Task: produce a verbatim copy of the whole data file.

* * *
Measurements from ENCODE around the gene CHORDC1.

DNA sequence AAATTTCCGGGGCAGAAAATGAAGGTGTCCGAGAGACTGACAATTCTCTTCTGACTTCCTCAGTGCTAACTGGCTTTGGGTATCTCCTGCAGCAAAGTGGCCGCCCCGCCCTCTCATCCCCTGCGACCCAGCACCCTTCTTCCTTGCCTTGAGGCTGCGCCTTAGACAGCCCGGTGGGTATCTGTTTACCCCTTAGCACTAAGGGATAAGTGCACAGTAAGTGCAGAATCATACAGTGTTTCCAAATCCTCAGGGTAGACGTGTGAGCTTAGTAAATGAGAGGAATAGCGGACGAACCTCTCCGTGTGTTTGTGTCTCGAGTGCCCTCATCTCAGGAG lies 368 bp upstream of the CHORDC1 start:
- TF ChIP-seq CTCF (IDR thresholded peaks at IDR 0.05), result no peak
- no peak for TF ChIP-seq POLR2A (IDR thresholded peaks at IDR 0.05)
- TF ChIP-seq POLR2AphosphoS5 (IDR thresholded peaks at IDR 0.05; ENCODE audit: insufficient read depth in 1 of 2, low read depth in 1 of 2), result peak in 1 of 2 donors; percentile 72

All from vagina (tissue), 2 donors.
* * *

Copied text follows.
Measurements from ENCODE around the gene CHORDC1.

DNA sequence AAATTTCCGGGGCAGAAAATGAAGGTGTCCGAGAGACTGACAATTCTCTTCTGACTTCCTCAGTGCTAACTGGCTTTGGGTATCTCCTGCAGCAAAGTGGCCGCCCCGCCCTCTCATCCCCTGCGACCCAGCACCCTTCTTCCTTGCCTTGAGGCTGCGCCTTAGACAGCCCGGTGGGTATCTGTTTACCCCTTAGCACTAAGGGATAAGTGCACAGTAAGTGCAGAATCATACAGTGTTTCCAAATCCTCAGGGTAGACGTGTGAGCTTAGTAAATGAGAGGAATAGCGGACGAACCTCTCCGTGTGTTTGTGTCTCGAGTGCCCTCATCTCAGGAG lies 368 bp upstream of the CHORDC1 start:
- TF ChIP-seq CTCF (IDR thresholded peaks at IDR 0.05), result no peak
- no peak for TF ChIP-seq POLR2A (IDR thresholded peaks at IDR 0.05)
- TF ChIP-seq POLR2AphosphoS5 (IDR thresholded peaks at IDR 0.05; ENCODE audit: insufficient read depth in 1 of 2, low read depth in 1 of 2), result peak in 1 of 2 donors; percentile 72

All from vagina (tissue), 2 donors.